As I wrote in my previous post, evangelization without alignement means trying to make  people do unnatural things. So it often leads to nowhere. Some may also say that alignement may work without evangelization but, according to me, it would take too much time and many opportunies would be lost.

So, this leads us back to the implementation question. Top down ? Bottom up ? If there is no one-size-fits-all answer, it seems that a good mix could is what works best :

– top down for choosing tools and building a global internal framework, a support team for managers and users, dedicated to help them to solve operating Evangelization is a key here.

– bottow-up for deployment : the above mentioned team, rather than pushing a tool on a global scale without taking operating issues into account, starts with these issue to deploy in a targeted fashion with intensive internal consultancy related to alignment / activities redesign. As things goes on, a local projects increases, as local ones meet cross functional ones, one day, deployment becomes global.

So both approaches are mixed : a global framework for local needs. Of course its depends on the context so other options can be relevant depending on a given situation.

It’s the same, and there’s no surprise here, for the “adoption” part : top-down to evangelize and from the bottom to align.

• Culture matters

It’s been one of the most discussed isue at the Enterprise 2.0 Summit, and for good reason : there are real cultural differences among countries, what was confirmed by my discussions with lots of professionals from all over the word. The Anglo-Saxon mind (and most of all the US one) makes it possible to achieve many things through evangelization. There’s a kind of positivism that makes that, with energy and passion, one can make people say “ok…let’s try…looks good”.

In Europe (and most of all in France) there is a natural skepticism toward novelty which is a real barrier. The energy and the passion of the evangelists can ever backfire o them. There are reasons why the concept of evangelist is quite new and barely used in France. Too much passion makes things shady and non -corporate, the engagement and the membershiop feeling toward a group or the enterprise has much more balanced expressions and employees often tend to be suspicious and distant when the organization try to integrate them too much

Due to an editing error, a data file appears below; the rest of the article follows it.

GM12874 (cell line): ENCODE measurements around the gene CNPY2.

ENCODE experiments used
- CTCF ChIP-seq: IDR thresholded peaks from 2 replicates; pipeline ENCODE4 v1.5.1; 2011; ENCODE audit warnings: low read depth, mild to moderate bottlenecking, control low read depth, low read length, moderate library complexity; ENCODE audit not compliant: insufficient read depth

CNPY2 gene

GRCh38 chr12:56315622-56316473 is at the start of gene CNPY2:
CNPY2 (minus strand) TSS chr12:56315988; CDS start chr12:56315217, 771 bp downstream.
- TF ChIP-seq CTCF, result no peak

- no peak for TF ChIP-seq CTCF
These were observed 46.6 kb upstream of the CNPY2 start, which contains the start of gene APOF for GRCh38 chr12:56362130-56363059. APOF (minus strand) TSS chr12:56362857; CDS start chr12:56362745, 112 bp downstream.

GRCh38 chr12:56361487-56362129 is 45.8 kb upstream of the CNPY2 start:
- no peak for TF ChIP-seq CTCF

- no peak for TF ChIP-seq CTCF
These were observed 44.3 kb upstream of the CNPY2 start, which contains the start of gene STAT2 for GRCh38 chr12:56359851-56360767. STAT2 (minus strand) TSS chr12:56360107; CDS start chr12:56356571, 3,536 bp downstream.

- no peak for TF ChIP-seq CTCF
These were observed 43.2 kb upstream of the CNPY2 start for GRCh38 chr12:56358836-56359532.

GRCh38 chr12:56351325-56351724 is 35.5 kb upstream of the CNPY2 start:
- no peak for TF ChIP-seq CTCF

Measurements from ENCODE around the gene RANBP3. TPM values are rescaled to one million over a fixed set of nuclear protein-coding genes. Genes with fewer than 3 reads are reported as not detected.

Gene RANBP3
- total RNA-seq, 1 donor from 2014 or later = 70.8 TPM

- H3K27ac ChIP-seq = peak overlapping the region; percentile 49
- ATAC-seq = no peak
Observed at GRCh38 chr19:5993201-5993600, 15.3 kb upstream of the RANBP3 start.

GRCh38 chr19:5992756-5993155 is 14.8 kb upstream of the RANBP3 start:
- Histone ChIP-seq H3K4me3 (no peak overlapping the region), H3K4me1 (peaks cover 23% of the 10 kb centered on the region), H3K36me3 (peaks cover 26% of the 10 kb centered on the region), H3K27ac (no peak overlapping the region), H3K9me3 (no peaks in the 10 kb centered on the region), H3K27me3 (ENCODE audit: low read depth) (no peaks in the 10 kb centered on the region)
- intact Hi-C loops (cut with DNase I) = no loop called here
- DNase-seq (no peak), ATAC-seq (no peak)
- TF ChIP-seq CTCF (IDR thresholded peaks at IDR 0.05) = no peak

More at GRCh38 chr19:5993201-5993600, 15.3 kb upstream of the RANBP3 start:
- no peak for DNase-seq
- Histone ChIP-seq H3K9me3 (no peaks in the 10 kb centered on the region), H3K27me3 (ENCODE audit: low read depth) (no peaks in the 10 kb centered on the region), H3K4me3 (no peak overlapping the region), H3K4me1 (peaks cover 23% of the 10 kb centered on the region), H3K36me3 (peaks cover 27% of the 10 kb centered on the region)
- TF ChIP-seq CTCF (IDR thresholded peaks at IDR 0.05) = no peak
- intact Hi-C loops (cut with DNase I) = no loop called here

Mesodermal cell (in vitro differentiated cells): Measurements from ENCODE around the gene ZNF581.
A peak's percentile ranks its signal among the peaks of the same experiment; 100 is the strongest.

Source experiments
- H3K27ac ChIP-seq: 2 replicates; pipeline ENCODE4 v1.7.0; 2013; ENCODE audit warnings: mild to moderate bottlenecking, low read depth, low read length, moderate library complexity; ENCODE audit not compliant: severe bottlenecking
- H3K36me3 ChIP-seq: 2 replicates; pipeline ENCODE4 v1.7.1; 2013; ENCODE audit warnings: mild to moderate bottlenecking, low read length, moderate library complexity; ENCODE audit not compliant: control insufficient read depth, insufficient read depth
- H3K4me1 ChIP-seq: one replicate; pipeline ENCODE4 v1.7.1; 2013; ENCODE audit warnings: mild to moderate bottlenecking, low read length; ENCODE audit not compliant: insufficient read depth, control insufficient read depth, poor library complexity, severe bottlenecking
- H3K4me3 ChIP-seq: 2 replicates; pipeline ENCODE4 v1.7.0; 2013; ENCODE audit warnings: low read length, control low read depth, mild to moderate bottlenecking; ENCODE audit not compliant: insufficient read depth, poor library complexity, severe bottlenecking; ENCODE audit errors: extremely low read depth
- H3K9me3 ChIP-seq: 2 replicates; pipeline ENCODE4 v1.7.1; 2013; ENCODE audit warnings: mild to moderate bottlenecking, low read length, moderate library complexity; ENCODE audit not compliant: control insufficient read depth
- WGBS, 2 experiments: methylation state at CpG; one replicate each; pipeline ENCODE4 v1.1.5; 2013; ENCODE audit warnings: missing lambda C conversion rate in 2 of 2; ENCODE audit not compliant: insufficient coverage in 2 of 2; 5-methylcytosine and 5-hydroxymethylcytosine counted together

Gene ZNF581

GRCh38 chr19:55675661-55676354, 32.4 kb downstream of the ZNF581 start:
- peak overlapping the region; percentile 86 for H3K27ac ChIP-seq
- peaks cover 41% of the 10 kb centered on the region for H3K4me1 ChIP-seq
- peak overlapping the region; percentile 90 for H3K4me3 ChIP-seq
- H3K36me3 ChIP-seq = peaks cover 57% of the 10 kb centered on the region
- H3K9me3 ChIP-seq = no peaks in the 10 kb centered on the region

In his post, Oscar talked about the importance of weak ties to make people shift. In an open culture that rewards people who try his point is relevant. In the opposite kind of culture, weak ties will mostly try to hold back those who are willing to follow the evangelists. The “if they try I should try too” becomes “that’s not reasonable, I have to deter them before they put themselves in danger”.

This explains why the convept of adoption and all the things that come with are not considered in the same way depending on countries or local culture.

• Conclusion : the voice and the screwdriver

Adoption is complex. That’s a well known fact. A part can be driven, another can’t. And both are needed. So it’s made of two elements :

• A intentional part : that’s the idea that change would be both possible and beneficial. It has to be spred and supported and creates a suitable climate. But it’s not drivable in the strict sense of the word.

• A material part : that’s the fact of turning words into action. It’s not always the consequence of the intentional part. It depends on more drivable things related to workaday context and is the result on a work done on the mechanisms of work in the organization.

What’s the interface between both ? Employees. They need both reasons to believe and reasons to act.

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Bertrand DUPERRINhttps://www.duperrin.com/english
Head of Employee and Client Experience @Emakina / Former consulting director / Crossroads of people, business and technology / Speaker / Compulsive traveler